Karmazyn Raz, H. & Smith, L. .
As novice word learners, 1-year-old children acquire language by linking heard words to visual scenes. However, the everyday visual world is highly cluttered, with many potential referents. By the time children are 2 years old, they are experienced learners, having many resources to resolve referential ambiguity, such as social cues, and category knowledge. The question of how visual statistics during learning moments reflect novel learning versus experienced learning, is essential for understanding learning across many domains.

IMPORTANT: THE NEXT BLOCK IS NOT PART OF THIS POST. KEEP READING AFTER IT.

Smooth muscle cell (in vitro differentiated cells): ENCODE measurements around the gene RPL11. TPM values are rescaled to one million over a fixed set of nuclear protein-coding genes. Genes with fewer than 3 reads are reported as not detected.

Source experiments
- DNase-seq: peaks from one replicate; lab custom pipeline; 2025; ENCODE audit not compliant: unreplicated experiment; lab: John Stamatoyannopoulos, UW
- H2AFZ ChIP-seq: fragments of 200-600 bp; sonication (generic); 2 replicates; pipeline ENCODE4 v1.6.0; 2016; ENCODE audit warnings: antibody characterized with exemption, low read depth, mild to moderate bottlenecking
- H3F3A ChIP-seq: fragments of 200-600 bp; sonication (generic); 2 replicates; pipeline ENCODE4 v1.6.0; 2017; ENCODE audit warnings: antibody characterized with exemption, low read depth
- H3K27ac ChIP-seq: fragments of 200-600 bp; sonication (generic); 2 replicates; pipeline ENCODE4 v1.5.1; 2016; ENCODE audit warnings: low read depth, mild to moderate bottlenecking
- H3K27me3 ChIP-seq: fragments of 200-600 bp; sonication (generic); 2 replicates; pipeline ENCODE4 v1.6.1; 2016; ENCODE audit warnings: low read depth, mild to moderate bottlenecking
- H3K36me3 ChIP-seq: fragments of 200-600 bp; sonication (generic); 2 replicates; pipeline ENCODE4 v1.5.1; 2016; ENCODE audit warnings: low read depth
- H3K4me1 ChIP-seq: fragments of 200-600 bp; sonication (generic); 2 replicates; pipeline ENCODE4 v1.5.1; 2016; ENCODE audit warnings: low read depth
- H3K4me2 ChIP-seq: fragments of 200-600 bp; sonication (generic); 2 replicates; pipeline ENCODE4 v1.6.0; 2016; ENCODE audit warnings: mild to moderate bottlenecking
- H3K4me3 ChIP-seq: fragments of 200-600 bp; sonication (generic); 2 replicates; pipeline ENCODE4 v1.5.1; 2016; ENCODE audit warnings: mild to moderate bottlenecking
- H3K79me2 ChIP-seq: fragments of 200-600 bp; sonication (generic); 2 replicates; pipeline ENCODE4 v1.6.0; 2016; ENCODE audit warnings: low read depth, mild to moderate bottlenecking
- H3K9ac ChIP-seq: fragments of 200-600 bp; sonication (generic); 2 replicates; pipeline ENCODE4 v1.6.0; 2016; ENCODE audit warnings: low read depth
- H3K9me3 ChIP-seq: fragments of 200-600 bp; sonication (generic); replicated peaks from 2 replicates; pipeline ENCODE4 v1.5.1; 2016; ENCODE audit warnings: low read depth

Using head cameras, a 10-minute playtime was recorded from infants? egocentric point of view. The final sample included 32 children ages 12 and 30-months-old (N=18 for each age group). The preliminary results show that during moments where a parent named an object, the size of the referent object was larger in view for the 12-month-olds (mean =22, sd=9, n=401) than the 30-month-olds (mean=15, sd=11, n=470). The types (number of unique words) to tokens (total word count) ratio of the naming moment utterance is also larger for the 30-month-olds (mean= 0.85, sd = 0.05, n=470) than the 12-month-old (mean= 0.79, sd=0.1, n=401). These preliminary results suggest that naming moments during playtime may be a different practice for novice learners than experienced learners.